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More upbeat news from Australia following the strong Coal, LNG and Iron Ore Export news. Australian AiG manufacturing PMI Index for March surged to a record high 63.1 from 57.5 in February. This was the 18th consecutive month of expansion.

Australia March PMI

Australian industry Group Performance of Manufacturing Index for March

March came in at a record high 63.1 from 57.5 in February (18th consecutive month in expansion)

  • Results above 50 points indicate expansion with higher results indicating a stronger expansion.
  • The previous record high for the Australian PMI® was 62.1 points in May 2002.
  • March 2018 marked an eighteenth month of expanding or stable conditions for the Australian PMI® and the longest run of continuous expansion since 2005.
  • All seven activity sub-indexes in the Australian PMI® expanded in March, with the new orders, employment and delivery sub-indexes all recording record highs.
  • Seven of the eight sub-sectors in the Australian PMI® expanded and one was stable in March (trend).
  • Three of the eight sub-sectors reached record highs including petroleum, coal, chemical and rubber products; metal products and machinery and equipment subsectors.
  • Weaker conditions remain evident in the small but diverse textile, clothing & other manufacturing sub-sector.
  • Capacity utilisation reached a record high of 81.2% of available capacity in March.
  • New orders have also very strong so far in 2018, suggesting that some manufacturers will need more investment and/or employment in order to meet future growth in demand.
  • Queensland manufacturing is performing particularly well in 2018, with 73.8 points in March and a record in January 2018 of 74.6 points (seasonally adjusted).
  • Manufacturers in Queensland are reporting increased demand for equipment, machinery and other inputs from a broad range of sectors including the construction, mining, agriculture and renewable sectors.


▪ The production sub-index increased by 0.3 points to 62.2 points in March. Production is particularly strong at present in the petroleum, coal, chemicals and rubber products sub-sector and the machinery and equipment sub-sector.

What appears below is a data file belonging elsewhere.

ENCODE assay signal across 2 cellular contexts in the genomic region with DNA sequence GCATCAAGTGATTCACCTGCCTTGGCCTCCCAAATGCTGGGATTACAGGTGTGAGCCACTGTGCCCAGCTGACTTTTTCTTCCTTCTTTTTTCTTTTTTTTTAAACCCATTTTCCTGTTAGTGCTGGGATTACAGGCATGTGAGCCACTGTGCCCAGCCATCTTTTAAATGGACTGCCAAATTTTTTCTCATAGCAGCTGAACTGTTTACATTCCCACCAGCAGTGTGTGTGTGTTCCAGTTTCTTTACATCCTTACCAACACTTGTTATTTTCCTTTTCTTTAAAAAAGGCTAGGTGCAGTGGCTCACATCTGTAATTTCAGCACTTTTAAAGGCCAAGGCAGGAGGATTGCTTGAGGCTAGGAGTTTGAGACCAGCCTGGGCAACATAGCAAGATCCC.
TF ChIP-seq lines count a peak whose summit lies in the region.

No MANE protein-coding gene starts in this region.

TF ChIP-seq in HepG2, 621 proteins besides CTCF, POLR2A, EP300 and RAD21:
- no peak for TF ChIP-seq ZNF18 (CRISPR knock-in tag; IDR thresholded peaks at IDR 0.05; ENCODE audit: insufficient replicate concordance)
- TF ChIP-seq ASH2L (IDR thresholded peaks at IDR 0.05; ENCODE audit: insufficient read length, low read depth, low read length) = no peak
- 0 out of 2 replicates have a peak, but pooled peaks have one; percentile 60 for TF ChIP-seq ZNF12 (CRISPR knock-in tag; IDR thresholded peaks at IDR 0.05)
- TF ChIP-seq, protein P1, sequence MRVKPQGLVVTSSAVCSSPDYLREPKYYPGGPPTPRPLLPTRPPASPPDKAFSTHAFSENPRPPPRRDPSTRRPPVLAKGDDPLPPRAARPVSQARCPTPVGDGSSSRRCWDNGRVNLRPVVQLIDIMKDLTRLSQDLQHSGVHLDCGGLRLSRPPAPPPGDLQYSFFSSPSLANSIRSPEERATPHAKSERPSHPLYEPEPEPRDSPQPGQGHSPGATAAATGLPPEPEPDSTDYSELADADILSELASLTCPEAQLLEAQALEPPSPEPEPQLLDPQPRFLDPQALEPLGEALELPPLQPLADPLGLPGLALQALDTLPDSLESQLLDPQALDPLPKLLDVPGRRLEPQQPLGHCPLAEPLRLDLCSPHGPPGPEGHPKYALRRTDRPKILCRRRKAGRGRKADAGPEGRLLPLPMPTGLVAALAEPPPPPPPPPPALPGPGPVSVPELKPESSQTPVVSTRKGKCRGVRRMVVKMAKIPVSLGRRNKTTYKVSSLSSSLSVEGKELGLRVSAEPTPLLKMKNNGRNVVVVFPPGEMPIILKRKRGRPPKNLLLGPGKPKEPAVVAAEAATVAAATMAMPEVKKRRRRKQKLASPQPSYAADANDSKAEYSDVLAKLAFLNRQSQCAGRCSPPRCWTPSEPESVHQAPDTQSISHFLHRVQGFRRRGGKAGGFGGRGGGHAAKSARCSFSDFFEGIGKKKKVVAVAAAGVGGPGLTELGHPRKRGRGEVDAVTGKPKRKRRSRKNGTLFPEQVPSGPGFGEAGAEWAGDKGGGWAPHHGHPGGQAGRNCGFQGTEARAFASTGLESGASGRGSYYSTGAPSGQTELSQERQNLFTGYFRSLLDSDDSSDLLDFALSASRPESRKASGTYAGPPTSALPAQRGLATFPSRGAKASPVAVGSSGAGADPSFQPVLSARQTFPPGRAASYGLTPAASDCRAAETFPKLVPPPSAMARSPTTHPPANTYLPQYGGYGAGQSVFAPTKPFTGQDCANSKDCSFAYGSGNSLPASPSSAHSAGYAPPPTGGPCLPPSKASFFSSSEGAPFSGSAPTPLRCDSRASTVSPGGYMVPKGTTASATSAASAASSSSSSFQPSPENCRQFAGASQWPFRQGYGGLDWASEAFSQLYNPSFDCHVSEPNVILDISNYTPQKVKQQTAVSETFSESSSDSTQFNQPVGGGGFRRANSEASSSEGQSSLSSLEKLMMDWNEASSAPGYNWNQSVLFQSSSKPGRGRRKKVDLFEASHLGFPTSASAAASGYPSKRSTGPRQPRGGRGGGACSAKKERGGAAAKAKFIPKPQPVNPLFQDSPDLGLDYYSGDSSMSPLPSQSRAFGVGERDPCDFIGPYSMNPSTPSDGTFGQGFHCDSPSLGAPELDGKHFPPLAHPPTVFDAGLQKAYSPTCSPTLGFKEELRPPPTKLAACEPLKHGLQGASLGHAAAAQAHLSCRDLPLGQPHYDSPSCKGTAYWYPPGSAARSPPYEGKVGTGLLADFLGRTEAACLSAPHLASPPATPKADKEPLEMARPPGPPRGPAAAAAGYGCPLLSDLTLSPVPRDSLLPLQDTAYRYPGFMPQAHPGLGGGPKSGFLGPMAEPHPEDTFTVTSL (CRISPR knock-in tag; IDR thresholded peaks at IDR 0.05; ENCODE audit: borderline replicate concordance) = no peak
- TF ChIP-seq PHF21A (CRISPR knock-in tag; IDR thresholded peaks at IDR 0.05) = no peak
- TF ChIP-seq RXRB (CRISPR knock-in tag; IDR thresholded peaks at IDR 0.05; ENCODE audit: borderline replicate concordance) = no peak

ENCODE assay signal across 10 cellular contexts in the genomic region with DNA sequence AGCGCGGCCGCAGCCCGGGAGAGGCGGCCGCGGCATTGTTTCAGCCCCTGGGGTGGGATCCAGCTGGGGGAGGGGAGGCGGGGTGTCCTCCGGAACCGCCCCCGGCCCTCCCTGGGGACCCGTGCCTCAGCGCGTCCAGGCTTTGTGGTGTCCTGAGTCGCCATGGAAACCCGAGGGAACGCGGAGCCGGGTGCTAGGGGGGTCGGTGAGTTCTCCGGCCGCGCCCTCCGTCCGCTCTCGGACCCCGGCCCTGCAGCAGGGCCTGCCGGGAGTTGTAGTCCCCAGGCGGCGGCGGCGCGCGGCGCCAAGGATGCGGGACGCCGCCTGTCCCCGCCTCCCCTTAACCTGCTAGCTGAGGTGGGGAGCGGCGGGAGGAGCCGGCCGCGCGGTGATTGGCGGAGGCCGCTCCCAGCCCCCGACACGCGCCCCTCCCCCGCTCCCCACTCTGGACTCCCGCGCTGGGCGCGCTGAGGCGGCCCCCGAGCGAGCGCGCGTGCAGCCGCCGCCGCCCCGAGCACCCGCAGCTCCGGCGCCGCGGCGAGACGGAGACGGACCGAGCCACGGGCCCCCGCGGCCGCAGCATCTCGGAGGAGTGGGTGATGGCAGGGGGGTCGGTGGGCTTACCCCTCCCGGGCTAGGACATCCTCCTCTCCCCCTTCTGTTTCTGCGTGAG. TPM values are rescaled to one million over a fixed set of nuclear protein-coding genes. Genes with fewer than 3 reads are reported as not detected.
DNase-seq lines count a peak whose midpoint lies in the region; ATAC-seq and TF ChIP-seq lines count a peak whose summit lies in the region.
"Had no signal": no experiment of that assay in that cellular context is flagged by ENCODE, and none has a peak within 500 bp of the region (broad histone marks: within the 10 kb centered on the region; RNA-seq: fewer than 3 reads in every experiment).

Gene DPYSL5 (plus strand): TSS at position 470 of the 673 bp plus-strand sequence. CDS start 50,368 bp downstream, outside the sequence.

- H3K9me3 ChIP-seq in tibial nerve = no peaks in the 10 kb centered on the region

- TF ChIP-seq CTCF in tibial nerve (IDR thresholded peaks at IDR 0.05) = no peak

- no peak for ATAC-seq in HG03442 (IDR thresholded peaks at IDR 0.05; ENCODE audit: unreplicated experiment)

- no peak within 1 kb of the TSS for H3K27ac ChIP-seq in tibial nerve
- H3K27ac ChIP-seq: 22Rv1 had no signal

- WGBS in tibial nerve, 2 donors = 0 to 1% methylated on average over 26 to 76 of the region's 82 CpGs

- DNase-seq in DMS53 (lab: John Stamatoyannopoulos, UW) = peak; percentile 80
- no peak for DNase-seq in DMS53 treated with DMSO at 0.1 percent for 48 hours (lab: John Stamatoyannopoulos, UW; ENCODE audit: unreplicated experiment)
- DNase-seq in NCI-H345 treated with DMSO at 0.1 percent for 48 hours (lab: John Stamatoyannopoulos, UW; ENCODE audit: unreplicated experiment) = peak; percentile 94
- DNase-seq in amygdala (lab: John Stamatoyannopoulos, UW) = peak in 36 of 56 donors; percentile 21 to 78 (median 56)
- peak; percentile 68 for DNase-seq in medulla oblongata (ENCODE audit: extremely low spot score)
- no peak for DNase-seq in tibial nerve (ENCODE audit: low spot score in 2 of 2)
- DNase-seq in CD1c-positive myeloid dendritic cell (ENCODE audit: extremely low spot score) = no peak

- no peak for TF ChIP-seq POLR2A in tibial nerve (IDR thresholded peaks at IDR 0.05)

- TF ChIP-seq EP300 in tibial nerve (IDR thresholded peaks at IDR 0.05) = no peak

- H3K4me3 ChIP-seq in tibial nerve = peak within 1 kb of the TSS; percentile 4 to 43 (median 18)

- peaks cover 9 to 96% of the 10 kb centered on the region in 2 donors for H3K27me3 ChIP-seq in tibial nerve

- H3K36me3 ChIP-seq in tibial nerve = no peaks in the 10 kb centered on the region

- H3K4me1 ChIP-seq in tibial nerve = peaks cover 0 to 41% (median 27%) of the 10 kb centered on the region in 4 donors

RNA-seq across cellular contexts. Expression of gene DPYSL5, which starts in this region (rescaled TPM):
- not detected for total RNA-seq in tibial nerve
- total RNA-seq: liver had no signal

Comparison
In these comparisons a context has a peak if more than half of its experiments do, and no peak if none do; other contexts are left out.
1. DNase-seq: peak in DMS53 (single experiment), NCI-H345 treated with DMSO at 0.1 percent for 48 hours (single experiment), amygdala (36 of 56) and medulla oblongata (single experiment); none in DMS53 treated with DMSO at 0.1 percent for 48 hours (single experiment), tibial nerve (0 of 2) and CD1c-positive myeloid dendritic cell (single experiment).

▪ New orders jumped 11.2 points to a record high of 66.6 points in March and has been strongly positive (expanding) since late 2016. This augurs well for further recovery in 2018.

▪ The export sub-index rose by 2.4 points to 58.9 points in March. The exports sub-index has been accelerating in recent months, possibly due to a slightly weaker Australian dollar.

▪ The sales sub-index jumped 10.5 points to 63.9 points in March, indicating expanding growth in local sales. Metal products and machinery equipment manufacturers noted increased demand from east coast infrastructure projects and from the mining sector.

▪ The employment sub-index rose to a record high of 60.0 points in March, indicating a further recovery in employment numbers. After a sustained period of expansionary activity in 2017, more manufacturers are becoming confident enough to employ more staff. Concerns about skill shortages and/or wage pressures are emerging in some sub-sectors.

▪ The deliveries index reached a record high of 66.6 points in March, indicating a faster rate of supplies being ordered to meet forward production needs.

▪ Stocks (inventories) continued to be rebuilt in March, rising 1.3 points to 56.0 points.

▪ Capacity utilisation in March reached a record high of 81.2% of existing capacity. With new orders also tracking strongly, this suggests more manufacturers will need to increase their investment and/or employment in order to increase their capacity to meet future demand.


▪ The input prices sub-index was stable at 68.5 points in March and remains slightly above the 12-month average of 68.1 points. Many manufacturers’ profits are still under pressure from significantly elevated energy costs.

▪ The wages sub-index rebounded 6.6 points to 63.4 points in March, after recording its lowest level since July 2017 in February. Some manufacturers are reporting difficulty finding skilled tradespeople to carry out an increased work load. Wage pressures are emerging for skilled workers in some locations and specialisations after a sustained period of relatively flat wages (and declining manufacturing employment) from 2010 to 2016.

▪ The manufacturing selling price sub-index increased by 1.6 points to 52.2 points, indicating modest price increases for manufacturers’ customers in March. This suggests some but not all of the cost pressures from manufacturing inputs and especially energy inputs are being passed on to their customer base.

Source: PMI March 2018

From a Sunburnt Country

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